Disorderly vagrants throw litter around weedy places to see if it gets old, or gets picked up. Old litter means that a place is safe to camp in; no one cares, and good people stay away. It marks their territories.
Ownership is control, and cleanliness also marks territory; the territory of the law abiding and orderly. The way to take control of your city is to clean it up and keep it clean, and thereby make it look safe, so it will be safe.
Truly, it is kinder to warn one to clean up a bit of litter and a few weeds, than to wait until it ripens into a major safety hazard that is a huge, expensive hassle to clean up! But the latter is what our city has been doing for some time, and it shows.
After all, the city makes no money off of warning people to clean up nuisances. But it can abate safety hazards for 10% over cost. You see the occasional “notice of violation” sign on selected neglected properties this time of year.
But since nuisance codes are not enforced, more safety hazards ripen than our code enforcers can harvest. Thus we had a forest fire, complete with water drops, right off 7th Street two years ago, that started in the weeds behind Burger King’s lot and roared up a hill into tall pines.
In 2006, short-time-City-Manager David Frasher created a Code Enforcement Office, and forbade police or firemen to enforce our codes. He apparently read our City Charter, which mandates enforcement of all city ordinances. It seems that he started Code Enforcement to create the appearance of enforcing city codes while making it the place where property nuisance complaints go to die.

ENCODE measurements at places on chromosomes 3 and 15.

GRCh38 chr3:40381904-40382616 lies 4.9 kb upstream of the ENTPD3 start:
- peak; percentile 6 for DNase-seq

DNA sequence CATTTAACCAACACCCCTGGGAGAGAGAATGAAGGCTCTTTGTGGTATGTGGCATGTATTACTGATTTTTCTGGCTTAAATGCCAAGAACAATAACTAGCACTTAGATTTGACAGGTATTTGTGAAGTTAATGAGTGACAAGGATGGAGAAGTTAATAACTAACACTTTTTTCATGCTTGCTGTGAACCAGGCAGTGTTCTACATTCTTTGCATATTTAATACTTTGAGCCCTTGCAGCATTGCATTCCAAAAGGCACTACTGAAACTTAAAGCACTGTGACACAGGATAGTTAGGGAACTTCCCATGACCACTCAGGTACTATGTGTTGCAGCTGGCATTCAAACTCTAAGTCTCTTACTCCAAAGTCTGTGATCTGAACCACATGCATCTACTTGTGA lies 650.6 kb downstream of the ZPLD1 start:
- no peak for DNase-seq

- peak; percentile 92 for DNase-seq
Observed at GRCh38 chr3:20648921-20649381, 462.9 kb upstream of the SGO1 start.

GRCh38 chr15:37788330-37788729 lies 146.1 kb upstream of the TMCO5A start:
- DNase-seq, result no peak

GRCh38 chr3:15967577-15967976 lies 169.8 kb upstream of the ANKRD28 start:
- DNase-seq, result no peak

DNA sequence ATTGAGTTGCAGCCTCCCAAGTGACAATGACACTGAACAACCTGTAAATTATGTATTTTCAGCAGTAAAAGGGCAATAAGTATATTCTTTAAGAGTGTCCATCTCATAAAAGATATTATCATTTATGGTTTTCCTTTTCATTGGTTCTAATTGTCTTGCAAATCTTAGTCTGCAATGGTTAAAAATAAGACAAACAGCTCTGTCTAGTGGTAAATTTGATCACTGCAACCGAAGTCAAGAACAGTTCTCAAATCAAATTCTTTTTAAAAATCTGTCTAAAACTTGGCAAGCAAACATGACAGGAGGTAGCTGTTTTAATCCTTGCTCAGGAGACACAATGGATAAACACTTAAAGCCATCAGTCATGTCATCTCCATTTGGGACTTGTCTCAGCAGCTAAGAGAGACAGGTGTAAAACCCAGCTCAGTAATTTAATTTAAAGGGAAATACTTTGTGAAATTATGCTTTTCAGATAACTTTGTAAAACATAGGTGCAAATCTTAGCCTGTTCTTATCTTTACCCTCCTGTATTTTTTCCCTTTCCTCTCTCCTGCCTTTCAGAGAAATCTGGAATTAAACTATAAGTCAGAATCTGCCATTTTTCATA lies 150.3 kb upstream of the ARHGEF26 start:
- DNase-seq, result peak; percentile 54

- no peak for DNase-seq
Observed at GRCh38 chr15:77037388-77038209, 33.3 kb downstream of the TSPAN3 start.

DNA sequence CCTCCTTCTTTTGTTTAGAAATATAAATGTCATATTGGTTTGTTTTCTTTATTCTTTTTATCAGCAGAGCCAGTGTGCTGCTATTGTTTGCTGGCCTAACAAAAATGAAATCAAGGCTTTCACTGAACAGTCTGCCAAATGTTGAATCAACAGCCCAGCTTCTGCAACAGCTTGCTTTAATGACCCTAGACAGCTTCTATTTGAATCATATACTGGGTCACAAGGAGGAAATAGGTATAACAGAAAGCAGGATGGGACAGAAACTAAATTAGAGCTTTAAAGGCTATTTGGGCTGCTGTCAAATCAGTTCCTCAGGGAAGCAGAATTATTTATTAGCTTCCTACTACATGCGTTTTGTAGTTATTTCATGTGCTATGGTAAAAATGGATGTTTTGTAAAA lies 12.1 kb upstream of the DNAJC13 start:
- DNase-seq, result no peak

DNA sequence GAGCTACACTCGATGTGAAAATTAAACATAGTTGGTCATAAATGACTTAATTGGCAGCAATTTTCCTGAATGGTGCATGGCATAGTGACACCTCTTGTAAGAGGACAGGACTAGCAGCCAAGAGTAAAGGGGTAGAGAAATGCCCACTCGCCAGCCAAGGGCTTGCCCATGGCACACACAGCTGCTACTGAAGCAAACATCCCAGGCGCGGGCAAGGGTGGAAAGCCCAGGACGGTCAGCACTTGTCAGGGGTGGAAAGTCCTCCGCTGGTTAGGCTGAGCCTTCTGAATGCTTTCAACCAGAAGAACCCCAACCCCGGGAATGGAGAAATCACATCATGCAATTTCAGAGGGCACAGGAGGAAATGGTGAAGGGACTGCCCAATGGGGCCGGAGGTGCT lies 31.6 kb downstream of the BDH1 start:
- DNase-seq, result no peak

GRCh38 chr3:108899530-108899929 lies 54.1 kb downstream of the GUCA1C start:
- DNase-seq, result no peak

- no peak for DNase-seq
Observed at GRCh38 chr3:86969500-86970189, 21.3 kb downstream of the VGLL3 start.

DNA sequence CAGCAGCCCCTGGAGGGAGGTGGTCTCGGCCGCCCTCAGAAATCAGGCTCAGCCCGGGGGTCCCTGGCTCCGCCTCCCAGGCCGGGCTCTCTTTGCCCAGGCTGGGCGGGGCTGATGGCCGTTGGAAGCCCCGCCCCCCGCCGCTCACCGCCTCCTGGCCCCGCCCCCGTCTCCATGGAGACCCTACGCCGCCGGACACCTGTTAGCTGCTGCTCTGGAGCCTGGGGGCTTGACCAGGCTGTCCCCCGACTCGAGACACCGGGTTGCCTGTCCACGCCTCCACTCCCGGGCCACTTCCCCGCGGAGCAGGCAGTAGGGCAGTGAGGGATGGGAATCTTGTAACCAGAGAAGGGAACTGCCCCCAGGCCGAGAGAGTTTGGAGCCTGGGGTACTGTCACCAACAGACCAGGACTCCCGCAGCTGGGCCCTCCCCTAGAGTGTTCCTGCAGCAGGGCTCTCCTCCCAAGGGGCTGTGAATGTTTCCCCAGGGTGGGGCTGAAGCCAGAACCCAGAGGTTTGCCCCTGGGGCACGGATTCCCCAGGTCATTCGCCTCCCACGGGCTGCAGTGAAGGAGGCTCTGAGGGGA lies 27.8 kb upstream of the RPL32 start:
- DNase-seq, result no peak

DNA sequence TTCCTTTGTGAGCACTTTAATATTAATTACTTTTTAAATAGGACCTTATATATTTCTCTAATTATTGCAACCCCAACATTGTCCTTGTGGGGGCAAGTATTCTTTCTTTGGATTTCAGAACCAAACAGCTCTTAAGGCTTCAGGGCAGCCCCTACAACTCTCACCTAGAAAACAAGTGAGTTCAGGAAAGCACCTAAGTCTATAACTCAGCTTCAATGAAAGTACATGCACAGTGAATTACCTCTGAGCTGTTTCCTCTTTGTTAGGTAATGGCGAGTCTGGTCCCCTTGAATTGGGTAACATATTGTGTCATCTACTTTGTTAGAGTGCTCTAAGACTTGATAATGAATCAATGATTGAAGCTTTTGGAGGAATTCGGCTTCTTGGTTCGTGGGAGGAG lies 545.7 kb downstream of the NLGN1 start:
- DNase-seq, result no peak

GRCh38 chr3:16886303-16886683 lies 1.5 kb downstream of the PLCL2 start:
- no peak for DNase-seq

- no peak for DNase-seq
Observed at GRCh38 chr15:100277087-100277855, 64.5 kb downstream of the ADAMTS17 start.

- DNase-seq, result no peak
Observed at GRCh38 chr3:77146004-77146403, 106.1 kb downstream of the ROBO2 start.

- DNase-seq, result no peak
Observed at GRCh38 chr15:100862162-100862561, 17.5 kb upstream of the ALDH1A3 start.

He soon renamed them “Community Service Officers” or CSOs. They “serve and protect” property slobs, developers, and bankers, not neighbors. They enforce city codes only by complaint—and then tell the slobs who complained about their property. I’ve had a couple of neighbors in my face because of them.
It can be a dangerous job to ask a disorderly person to clean up his property or to complain to police about him. That’s why nuisance codes must be enforced on sight, and all officers trained to spot violations and warn violators.
Right now, our police are citing people for crimes that they should be jailed for, while being forbidden to cite nuisance code violators. Please ask the Council and Manager to eliminate the Community Service Code Enforcement Office and train all of our police to use their citation power where it will be most effective, to nag our residents and landowners to obey our nuisance codes. Then we can really be “a city that looks safe and is safe.”
I have started a petition to do just that. Please sign it after the meeting.
I yield the floor to the Toastmaster.
Rycke Brown, Natural Gardener 541-955-9040 firstname.lastname@example.org